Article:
He continued, “I want to see this used in the FPD.”

There are a number of awards that could be given annually — Medal of Ultimate Sacrifice, Medal of Honor, Medal of Valor, Commendation, Chief’s Award, Combat Award, Purple Heart, Safe Driving Award, Longevity Award, Life Saving Award, Community Service Award.

The awards committee will include Hobbs, a command officer, patrol officer, one representative from each veterans organization (the Veterans of Foreign Wars, Vietnam Veterans of America, American Legion and Amvets), four citizen representatives, plus an alternate.

Hobbs wants to dovetail this with another recognition program called “Catch A Cop Doing Something Right.”

This doesn’t have to be for anything dramatic, but Hobbs would like to hear when citizens have something positive to say about the police department.

“It’s easy to sit back and criticize someone. But this is a chance for an officer to get an ‘atta, boy’ or ‘atta, girl’ for the work they do.”

All of these programs are aimed at one overall goal.

“To restore the community’s faith in the police department is my number one priority. When I leave, I want the department to be better than when I began this job. We have lots of good officers.”
It’s the number of officers that has Hobbs concerned.

“My big concern is manpower. When I came in the city asked all the departments to make a 10 percent budget cut.”

That amounts to over $230,000 for the PD. A cut that large can only come from personnel.

However, Officer Scott Hofacker has taken early retirement and Officer Matt Jankowski is relocating so that will help avoid layoffs.

“But we’re going to work our way out of this,” said Hobbs. “It will just take time.”

So far, he is pleased with his start on the job.

“Things are going quite well actually. I’m working closely with Ralph (Wise, safety service director).”
In fact, Hobbs and the safety service director went to Columbus together to attend the funeral of an officer killed in the line of duty. Over 750 cruisers made up to procession to the cemetery.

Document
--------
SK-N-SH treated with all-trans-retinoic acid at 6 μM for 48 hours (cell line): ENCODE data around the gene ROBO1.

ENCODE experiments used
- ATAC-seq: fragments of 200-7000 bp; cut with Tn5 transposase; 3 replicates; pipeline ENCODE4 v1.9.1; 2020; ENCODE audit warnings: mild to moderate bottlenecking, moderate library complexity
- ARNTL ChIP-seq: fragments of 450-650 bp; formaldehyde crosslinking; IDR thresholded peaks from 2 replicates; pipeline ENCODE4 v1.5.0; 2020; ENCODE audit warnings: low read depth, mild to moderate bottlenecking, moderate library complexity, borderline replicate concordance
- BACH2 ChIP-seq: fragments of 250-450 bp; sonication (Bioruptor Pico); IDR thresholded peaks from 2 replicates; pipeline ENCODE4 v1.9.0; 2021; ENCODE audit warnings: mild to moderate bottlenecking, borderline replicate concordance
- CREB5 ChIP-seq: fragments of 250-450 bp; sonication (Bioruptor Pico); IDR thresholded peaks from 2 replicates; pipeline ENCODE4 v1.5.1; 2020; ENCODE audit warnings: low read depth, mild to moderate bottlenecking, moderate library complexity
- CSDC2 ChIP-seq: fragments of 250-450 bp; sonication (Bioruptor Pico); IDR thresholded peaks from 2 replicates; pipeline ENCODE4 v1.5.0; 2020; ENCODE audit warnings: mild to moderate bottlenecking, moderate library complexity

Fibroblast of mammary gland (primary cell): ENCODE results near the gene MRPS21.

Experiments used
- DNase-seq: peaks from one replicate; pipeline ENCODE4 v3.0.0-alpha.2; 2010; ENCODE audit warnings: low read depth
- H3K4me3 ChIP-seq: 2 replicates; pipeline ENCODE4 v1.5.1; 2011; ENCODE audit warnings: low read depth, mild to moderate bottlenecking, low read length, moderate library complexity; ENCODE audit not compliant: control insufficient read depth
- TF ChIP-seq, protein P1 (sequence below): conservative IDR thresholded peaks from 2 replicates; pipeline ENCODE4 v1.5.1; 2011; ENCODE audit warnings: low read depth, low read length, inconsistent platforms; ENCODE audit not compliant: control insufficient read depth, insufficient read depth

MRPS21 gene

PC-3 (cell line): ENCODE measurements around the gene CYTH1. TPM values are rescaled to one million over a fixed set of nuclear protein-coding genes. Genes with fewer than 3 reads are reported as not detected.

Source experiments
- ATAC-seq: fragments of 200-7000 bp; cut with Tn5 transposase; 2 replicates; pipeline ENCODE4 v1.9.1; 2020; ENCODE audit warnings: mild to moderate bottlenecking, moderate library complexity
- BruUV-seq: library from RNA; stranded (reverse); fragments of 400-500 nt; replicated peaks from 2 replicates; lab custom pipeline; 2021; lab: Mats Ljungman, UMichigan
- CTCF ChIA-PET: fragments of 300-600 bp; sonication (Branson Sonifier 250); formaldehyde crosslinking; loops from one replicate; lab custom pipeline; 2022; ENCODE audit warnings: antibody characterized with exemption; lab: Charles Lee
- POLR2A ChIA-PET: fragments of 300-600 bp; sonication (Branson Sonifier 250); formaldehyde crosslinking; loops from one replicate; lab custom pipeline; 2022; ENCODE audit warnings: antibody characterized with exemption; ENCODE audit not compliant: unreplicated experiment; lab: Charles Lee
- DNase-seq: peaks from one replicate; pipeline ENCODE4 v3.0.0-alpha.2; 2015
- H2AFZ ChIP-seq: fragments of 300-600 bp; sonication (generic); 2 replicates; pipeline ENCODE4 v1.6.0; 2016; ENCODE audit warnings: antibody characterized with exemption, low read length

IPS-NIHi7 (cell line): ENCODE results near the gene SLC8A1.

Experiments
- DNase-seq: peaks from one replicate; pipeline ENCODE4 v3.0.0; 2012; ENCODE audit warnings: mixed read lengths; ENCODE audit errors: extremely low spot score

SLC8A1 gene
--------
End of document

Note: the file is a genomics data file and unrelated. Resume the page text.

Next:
Hobbs said, “As we drove to the cemetery there were people standing along the route. Some saluted. Some placed their hand over their heart. That got to me. People do care.”

Hobbs has a lot of new irons in the fire. Will all of them bear fruit? That question doesn’t bother him too much. He has a quotation of Theodore Roosevelt on his desk. It’s called “The Man In The Arena.”
“It’s not the critic who counts, not the one who points out how the strong man stumbles, or where the doer of deeds could have done them better. The credit belongs to the man who is actually in the arena, whose face is marred by dust and sweat and blood; who strives valiantly; who errs, who comes short again and again, because there is no effort without error and shortcoming; but who actually does strive to do the deeds; who knows great enthusiasms, the great devotions; who spends himself in a worthy cause; who at best knows in the end the triumph of high achievement, and who at the worst, if he fails, at least fails while daring greatly, so that his place shall never be with those cold and timid souls who neither know victory nor defeat.”

(The Focus urges everyone to take the time to respond to Hobbs’ survey. It is a good way to support our local police.)